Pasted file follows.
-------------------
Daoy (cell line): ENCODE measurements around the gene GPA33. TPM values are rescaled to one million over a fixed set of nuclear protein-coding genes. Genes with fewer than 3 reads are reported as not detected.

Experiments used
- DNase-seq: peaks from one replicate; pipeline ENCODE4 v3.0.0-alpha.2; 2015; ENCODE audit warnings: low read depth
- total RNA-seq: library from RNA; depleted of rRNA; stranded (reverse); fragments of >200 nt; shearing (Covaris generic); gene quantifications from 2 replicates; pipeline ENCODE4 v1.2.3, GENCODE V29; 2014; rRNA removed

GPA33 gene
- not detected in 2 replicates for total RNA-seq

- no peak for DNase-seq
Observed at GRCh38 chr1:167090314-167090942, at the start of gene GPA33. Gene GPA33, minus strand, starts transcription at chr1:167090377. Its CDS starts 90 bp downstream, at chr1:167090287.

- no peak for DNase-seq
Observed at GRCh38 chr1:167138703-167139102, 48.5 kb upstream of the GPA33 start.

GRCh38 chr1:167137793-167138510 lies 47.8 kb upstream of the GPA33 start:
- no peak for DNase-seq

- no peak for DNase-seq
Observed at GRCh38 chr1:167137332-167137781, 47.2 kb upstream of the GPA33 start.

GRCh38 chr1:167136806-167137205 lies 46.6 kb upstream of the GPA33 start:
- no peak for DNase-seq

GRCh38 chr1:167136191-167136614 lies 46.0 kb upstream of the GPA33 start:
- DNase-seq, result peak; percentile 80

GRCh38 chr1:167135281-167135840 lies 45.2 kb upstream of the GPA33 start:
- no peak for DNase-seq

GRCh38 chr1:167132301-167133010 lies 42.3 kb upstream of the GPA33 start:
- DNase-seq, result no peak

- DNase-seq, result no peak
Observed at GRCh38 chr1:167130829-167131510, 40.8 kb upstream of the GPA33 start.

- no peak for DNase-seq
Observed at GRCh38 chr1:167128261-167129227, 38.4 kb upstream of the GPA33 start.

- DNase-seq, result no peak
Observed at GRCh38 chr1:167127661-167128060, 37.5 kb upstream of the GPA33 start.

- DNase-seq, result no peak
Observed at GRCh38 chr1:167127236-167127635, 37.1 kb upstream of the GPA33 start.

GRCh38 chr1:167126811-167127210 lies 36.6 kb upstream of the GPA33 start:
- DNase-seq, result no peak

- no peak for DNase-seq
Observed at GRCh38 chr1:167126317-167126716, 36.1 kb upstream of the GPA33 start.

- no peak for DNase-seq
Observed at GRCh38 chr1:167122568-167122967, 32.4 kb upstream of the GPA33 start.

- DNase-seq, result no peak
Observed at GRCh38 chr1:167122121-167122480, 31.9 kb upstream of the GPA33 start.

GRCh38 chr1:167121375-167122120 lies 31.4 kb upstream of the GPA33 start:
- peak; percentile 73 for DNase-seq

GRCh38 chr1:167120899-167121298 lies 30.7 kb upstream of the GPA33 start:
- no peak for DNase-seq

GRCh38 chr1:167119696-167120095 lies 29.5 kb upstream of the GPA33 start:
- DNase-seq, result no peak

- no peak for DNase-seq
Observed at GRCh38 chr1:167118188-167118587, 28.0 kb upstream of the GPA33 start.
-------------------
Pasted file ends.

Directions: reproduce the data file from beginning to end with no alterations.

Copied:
Daoy (cell line): ENCODE measurements around the gene GPA33. TPM values are rescaled to one million over a fixed set of nuclear protein-coding genes. Genes with fewer than 3 reads are reported as not detected.

Experiments used
- DNase-seq: peaks from one replicate; pipeline ENCODE4 v3.0.0-alpha.2; 2015; ENCODE audit warnings: low read depth
- total RNA-seq: library from RNA; depleted of rRNA; stranded (reverse); fragments of >200 nt; shearing (Covaris generic); gene quantifications from 2 replicates; pipeline ENCODE4 v1.2.3, GENCODE V29; 2014; rRNA removed

GPA33 gene
- not detected in 2 replicates for total RNA-seq

- no peak for DNase-seq
Observed at GRCh38 chr1:167090314-167090942, at the start of gene GPA33. Gene GPA33, minus strand, starts transcription at chr1:167090377. Its CDS starts 90 bp downstream, at chr1:167090287.

- no peak for DNase-seq
Observed at GRCh38 chr1:167138703-167139102, 48.5 kb upstream of the GPA33 start.

GRCh38 chr1:167137793-167138510 lies 47.8 kb upstream of the GPA33 start:
- no peak for DNase-seq

- no peak for DNase-seq
Observed at GRCh38 chr1:167137332-167137781, 47.2 kb upstream of the GPA33 start.

GRCh38 chr1:167136806-167137205 lies 46.6 kb upstream of the GPA33 start:
- no peak for DNase-seq

GRCh38 chr1:167136191-167136614 lies 46.0 kb upstream of the GPA33 start:
- DNase-seq, result peak; percentile 80

GRCh38 chr1:167135281-167135840 lies 45.2 kb upstream of the GPA33 start:
- no peak for DNase-seq

GRCh38 chr1:167132301-167133010 lies 42.3 kb upstream of the GPA33 start:
- DNase-seq, result no peak

- DNase-seq, result no peak
Observed at GRCh38 chr1:167130829-167131510, 40.8 kb upstream of the GPA33 start.

- no peak for DNase-seq
Observed at GRCh38 chr1:167128261-167129227, 38.4 kb upstream of the GPA33 start.

- DNase-seq, result no peak
Observed at GRCh38 chr1:167127661-167128060, 37.5 kb upstream of the GPA33 start.

- DNase-seq, result no peak
Observed at GRCh38 chr1:167127236-167127635, 37.1 kb upstream of the GPA33 start.

GRCh38 chr1:167126811-167127210 lies 36.6 kb upstream of the GPA33 start:
- DNase-seq, result no peak

- no peak for DNase-seq
Observed at GRCh38 chr1:167126317-167126716, 36.1 kb upstream of the GPA33 start.

- no peak for DNase-seq
Observed at GRCh38 chr1:167122568-167122967, 32.4 kb upstream of the GPA33 start.

- DNase-seq, result no peak
Observed at GRCh38 chr1:167122121-167122480, 31.9 kb upstream of the GPA33 start.

GRCh38 chr1:167121375-167122120 lies 31.4 kb upstream of the GPA33 start:
- peak; percentile 73 for DNase-seq

GRCh38 chr1:167120899-167121298 lies 30.7 kb upstream of the GPA33 start:
- no peak for DNase-seq

GRCh38 chr1:167119696-167120095 lies 29.5 kb upstream of the GPA33 start:
- DNase-seq, result no peak

- no peak for DNase-seq
Observed at GRCh38 chr1:167118188-167118587, 28.0 kb upstream of the GPA33 start.